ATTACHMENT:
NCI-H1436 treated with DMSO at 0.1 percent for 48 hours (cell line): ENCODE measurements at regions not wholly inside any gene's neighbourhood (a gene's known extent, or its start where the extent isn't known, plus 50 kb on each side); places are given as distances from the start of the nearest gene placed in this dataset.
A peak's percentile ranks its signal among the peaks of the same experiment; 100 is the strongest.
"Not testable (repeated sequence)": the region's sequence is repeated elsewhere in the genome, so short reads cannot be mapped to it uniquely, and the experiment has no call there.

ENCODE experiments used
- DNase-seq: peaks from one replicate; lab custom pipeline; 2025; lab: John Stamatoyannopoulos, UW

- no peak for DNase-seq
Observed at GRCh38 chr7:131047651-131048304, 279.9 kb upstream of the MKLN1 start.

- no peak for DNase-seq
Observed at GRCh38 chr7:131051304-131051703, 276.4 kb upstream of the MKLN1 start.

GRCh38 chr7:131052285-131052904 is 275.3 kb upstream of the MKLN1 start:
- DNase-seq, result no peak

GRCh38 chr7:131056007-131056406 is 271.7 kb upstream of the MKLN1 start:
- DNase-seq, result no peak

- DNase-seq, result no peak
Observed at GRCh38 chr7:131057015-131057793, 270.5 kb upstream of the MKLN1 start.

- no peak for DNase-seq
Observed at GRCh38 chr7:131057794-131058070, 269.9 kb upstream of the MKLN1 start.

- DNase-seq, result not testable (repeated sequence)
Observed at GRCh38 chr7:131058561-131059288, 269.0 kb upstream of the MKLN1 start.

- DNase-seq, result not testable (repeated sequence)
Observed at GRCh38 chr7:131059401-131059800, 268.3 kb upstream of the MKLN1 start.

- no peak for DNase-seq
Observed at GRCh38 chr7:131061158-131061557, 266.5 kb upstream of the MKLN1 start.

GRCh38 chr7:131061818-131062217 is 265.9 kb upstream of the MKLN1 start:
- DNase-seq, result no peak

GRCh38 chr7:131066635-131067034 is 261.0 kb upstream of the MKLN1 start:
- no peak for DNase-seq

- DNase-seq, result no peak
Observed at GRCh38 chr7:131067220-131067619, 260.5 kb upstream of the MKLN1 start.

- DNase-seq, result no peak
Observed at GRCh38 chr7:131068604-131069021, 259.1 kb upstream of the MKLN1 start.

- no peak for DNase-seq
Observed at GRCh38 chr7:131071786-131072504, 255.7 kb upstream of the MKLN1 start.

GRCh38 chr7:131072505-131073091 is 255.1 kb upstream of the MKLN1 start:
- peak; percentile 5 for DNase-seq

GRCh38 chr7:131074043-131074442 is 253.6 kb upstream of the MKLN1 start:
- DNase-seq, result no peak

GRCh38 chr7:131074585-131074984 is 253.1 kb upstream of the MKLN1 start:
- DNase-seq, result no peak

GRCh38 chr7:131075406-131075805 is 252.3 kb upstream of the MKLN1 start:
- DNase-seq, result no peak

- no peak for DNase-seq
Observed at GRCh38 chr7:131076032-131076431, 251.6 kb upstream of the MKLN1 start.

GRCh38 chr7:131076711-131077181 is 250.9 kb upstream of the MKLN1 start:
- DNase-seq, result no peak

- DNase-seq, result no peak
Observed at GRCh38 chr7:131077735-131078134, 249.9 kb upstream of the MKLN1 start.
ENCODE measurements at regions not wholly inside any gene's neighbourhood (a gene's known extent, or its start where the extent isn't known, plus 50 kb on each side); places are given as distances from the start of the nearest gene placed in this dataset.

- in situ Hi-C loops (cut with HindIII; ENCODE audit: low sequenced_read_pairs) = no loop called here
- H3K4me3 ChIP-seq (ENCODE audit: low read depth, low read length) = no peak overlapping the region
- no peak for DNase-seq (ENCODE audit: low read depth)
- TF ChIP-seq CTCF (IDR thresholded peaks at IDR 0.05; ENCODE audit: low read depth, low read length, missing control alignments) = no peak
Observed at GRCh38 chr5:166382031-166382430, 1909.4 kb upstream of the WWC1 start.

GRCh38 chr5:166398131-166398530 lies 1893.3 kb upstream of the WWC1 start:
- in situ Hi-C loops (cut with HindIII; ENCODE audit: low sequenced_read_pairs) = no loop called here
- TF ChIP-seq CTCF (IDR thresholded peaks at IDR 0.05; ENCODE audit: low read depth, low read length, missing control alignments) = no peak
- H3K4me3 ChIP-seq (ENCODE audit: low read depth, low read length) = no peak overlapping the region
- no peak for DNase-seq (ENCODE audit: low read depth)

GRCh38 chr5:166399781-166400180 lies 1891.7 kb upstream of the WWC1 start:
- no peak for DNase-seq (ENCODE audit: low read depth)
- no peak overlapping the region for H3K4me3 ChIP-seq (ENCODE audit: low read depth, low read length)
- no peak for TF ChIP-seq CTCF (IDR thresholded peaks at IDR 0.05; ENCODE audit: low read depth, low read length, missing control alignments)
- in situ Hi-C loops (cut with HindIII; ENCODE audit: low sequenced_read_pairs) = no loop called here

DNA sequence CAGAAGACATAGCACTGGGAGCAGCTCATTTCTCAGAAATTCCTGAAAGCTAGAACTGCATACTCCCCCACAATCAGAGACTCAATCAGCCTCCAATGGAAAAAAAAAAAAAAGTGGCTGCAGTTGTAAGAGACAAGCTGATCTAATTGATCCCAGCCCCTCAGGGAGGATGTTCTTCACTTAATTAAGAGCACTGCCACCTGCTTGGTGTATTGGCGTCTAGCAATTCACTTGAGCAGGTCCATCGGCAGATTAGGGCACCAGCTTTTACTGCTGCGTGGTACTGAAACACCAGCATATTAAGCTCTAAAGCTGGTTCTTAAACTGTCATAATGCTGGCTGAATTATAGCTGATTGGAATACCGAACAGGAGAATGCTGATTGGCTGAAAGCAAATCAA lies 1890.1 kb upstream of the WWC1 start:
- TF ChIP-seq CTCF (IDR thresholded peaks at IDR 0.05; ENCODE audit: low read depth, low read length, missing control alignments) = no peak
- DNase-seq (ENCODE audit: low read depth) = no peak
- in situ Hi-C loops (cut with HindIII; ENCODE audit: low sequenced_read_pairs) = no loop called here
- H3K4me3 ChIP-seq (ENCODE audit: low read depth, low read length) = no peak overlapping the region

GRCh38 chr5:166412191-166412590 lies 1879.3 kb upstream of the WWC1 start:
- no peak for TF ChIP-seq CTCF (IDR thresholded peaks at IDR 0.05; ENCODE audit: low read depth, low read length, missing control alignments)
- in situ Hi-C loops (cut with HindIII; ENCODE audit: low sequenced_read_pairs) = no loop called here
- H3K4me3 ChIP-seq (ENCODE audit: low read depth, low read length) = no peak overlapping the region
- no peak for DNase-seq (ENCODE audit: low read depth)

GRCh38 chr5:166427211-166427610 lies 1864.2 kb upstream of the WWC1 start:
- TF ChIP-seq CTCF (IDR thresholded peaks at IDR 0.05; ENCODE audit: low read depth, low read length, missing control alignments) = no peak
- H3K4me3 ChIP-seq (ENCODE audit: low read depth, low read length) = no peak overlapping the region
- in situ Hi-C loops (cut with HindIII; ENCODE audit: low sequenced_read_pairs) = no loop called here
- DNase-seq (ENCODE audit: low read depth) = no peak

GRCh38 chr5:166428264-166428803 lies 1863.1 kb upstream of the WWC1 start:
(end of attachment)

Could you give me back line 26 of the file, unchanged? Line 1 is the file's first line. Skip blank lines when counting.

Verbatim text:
GRCh38 chr7:131066635-131067034 is 261.0 kb upstream of the MKLN1 start: